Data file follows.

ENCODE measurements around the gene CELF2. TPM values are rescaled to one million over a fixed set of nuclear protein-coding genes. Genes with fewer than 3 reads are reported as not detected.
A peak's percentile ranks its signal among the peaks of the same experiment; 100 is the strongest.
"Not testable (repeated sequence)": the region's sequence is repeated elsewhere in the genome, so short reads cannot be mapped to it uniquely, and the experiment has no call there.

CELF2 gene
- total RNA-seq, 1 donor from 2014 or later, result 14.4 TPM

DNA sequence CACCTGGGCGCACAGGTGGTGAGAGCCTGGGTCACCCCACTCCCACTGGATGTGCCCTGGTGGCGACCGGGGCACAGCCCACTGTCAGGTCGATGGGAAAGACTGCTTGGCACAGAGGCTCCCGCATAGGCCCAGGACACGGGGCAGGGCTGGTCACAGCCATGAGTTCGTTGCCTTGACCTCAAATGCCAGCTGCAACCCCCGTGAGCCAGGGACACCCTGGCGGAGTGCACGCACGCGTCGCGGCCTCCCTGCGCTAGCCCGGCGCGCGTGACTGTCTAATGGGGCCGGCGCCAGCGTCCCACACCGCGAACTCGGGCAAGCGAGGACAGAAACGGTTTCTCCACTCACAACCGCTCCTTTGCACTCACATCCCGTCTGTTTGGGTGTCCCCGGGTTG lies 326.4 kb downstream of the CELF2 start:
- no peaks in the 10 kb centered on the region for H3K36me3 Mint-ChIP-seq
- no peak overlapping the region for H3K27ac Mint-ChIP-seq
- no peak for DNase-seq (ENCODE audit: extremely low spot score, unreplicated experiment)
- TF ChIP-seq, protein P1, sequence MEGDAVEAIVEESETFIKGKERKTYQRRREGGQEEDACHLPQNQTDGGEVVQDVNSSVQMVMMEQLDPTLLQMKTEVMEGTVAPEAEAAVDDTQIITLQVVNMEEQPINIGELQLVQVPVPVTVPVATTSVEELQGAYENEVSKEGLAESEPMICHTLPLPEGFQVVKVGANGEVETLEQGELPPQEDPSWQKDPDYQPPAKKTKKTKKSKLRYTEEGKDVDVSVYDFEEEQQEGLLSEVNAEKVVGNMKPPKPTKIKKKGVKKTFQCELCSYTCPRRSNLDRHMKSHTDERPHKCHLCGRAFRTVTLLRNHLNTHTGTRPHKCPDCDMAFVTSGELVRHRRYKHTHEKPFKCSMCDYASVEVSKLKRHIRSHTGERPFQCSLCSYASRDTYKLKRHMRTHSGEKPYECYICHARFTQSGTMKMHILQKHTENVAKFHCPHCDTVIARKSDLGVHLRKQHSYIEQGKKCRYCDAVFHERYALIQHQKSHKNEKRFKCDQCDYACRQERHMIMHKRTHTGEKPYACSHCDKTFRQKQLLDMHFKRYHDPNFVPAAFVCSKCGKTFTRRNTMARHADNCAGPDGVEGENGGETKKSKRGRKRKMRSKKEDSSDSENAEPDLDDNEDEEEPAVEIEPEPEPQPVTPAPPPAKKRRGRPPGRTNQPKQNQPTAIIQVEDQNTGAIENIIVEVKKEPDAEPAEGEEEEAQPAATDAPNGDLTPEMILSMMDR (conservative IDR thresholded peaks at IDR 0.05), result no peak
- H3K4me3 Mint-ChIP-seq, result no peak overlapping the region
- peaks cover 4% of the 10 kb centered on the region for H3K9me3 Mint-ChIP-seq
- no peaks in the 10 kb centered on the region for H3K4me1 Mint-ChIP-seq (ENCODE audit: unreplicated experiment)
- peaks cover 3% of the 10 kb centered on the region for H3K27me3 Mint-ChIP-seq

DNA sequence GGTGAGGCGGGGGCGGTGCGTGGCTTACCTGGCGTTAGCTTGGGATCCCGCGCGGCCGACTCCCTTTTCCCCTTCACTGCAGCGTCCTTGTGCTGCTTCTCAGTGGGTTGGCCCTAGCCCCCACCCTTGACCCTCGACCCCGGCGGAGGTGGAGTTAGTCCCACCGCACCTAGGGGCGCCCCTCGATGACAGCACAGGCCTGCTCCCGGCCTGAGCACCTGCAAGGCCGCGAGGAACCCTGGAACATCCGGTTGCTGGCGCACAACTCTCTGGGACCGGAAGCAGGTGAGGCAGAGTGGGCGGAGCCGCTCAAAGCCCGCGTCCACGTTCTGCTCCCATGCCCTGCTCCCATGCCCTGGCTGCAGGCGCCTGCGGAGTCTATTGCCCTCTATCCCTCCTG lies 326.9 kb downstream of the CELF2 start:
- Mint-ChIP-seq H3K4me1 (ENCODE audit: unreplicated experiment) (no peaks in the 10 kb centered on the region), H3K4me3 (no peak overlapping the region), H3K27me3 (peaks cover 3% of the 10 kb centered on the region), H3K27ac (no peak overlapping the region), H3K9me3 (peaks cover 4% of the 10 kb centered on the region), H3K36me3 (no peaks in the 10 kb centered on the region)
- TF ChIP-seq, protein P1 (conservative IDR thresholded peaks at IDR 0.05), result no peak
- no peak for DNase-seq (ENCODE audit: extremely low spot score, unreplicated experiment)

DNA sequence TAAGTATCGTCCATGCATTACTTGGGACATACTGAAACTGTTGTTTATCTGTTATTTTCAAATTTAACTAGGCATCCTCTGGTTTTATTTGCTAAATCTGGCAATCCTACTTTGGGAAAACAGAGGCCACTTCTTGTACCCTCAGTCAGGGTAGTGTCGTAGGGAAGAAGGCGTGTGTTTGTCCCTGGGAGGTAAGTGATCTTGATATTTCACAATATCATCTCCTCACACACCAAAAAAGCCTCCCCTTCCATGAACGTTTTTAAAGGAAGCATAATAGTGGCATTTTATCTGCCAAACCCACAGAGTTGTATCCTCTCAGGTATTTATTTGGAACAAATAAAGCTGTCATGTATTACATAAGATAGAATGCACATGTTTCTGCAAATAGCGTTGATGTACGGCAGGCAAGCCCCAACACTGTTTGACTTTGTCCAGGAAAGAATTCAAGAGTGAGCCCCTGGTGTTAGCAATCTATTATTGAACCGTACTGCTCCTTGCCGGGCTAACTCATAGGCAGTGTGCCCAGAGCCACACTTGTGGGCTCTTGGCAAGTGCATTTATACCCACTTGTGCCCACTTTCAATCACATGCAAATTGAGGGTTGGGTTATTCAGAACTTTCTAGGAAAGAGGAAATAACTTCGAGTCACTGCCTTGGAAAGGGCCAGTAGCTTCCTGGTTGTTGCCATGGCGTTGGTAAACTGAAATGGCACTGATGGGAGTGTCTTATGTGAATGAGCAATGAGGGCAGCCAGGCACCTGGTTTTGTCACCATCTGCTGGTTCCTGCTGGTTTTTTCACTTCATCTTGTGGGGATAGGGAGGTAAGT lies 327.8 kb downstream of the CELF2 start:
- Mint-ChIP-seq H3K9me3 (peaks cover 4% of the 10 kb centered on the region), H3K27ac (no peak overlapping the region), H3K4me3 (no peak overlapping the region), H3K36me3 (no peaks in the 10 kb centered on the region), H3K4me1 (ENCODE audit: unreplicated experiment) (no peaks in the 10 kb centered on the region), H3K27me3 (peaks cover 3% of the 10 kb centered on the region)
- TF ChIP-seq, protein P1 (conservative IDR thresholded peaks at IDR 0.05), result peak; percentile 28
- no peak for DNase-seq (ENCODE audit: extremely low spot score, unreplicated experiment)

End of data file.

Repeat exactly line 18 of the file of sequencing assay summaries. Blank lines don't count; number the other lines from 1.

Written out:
- no peak for DNase-seq (ENCODE audit: extremely low spot score, unreplicated experiment)